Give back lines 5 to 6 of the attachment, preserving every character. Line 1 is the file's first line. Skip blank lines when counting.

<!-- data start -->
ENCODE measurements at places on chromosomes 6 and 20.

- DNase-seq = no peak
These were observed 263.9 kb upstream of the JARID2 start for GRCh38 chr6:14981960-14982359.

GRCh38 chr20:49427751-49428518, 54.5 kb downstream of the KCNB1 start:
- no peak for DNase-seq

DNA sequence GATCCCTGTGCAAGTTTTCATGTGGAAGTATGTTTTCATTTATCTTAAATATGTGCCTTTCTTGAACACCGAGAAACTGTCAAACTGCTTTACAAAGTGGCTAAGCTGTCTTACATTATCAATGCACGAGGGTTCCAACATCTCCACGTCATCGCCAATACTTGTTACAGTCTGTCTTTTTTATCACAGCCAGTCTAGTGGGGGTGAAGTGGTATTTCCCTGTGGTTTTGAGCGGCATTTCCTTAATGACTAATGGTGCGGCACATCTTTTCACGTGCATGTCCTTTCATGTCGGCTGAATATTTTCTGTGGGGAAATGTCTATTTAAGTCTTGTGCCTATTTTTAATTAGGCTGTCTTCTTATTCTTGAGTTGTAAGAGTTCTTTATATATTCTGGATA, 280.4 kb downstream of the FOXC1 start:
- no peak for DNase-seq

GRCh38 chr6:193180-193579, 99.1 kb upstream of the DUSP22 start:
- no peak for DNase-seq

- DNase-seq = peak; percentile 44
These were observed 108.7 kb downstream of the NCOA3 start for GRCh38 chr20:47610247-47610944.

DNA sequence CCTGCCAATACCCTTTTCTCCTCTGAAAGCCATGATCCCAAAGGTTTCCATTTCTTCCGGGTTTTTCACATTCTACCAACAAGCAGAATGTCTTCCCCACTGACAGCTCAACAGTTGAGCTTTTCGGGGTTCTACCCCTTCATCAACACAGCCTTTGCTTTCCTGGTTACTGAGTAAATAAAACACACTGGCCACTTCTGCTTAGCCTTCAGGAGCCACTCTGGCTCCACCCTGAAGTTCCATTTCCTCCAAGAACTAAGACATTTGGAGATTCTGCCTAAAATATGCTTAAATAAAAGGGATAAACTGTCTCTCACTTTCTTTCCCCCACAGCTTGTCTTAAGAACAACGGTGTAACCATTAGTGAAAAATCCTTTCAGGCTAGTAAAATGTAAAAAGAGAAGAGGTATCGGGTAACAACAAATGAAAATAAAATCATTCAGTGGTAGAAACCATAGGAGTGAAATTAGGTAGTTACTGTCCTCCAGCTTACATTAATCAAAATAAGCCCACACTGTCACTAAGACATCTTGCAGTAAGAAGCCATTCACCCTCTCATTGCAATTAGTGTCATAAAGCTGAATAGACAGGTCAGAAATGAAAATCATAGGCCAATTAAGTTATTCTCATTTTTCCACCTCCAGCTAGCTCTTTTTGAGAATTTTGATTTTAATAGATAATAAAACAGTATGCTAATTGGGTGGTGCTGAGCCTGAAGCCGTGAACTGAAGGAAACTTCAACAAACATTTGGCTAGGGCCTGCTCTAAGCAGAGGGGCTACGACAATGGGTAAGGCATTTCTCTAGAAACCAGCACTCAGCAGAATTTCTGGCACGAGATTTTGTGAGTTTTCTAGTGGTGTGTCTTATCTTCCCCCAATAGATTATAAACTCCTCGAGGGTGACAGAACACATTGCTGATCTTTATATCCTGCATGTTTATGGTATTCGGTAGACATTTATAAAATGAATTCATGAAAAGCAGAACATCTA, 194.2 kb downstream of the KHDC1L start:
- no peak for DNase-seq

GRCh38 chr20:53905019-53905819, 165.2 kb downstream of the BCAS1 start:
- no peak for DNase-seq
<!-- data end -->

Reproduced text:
- no peak for DNase-seq

DNA sequence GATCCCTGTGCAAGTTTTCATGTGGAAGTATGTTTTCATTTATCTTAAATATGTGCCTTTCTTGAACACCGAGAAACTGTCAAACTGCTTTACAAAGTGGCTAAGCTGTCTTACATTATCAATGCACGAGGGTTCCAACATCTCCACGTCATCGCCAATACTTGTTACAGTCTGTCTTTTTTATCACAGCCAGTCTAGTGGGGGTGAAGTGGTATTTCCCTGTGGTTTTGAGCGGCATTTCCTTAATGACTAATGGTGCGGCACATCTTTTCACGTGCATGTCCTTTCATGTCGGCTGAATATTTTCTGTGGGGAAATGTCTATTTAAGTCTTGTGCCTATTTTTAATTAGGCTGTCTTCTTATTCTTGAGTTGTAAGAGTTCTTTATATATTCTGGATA, 280.4 kb downstream of the FOXC1 start: